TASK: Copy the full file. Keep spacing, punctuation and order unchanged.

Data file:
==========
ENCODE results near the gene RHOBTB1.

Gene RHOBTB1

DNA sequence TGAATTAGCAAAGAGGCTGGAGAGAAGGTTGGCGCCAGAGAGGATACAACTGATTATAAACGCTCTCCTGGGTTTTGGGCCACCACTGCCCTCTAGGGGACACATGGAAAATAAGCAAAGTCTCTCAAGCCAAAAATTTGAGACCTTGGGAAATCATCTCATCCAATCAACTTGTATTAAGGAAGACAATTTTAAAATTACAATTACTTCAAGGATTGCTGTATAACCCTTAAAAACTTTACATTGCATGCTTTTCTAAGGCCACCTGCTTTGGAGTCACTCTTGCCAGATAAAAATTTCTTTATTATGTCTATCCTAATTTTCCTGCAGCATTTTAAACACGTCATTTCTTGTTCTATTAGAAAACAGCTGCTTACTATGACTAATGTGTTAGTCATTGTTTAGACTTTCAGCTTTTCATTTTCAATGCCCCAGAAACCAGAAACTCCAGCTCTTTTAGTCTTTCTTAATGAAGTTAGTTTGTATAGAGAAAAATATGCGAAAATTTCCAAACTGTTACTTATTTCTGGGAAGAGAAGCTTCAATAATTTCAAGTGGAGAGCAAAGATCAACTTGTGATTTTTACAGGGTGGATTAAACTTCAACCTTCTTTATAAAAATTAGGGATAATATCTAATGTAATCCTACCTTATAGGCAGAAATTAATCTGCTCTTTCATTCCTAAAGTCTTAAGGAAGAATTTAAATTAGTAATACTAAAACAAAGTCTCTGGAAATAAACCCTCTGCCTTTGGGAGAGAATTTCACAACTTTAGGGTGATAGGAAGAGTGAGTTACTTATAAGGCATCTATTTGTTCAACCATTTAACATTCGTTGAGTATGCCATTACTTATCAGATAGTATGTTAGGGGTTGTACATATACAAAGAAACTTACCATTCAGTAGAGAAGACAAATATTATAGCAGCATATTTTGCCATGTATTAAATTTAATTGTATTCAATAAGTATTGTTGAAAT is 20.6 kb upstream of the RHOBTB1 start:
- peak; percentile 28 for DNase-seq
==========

ENCODE results near the gene RHOBTB1.

Gene RHOBTB1

DNA sequence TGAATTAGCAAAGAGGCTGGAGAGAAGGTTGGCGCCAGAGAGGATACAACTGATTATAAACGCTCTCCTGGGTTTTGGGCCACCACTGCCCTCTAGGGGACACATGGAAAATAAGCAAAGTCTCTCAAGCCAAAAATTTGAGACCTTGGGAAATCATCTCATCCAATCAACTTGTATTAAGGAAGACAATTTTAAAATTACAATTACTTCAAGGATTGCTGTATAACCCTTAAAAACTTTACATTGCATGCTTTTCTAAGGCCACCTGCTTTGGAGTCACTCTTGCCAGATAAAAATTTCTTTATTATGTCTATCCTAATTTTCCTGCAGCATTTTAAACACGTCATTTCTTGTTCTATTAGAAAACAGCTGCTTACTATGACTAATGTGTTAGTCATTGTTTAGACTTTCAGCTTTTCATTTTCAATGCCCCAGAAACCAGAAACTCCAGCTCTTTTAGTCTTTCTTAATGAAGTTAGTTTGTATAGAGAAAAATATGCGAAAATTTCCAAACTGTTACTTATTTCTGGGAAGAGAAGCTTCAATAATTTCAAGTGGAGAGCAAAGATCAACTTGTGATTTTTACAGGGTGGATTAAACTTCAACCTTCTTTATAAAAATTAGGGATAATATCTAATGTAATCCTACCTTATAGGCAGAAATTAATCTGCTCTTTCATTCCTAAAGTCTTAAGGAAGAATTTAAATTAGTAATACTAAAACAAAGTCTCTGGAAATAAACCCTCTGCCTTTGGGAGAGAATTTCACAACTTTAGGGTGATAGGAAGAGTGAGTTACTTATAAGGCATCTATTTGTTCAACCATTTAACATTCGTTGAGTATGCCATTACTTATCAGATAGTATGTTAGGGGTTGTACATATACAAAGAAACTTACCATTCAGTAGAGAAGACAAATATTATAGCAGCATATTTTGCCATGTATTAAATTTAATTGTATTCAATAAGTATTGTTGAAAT is 20.6 kb upstream of the RHOBTB1 start:
- peak; percentile 28 for DNase-seq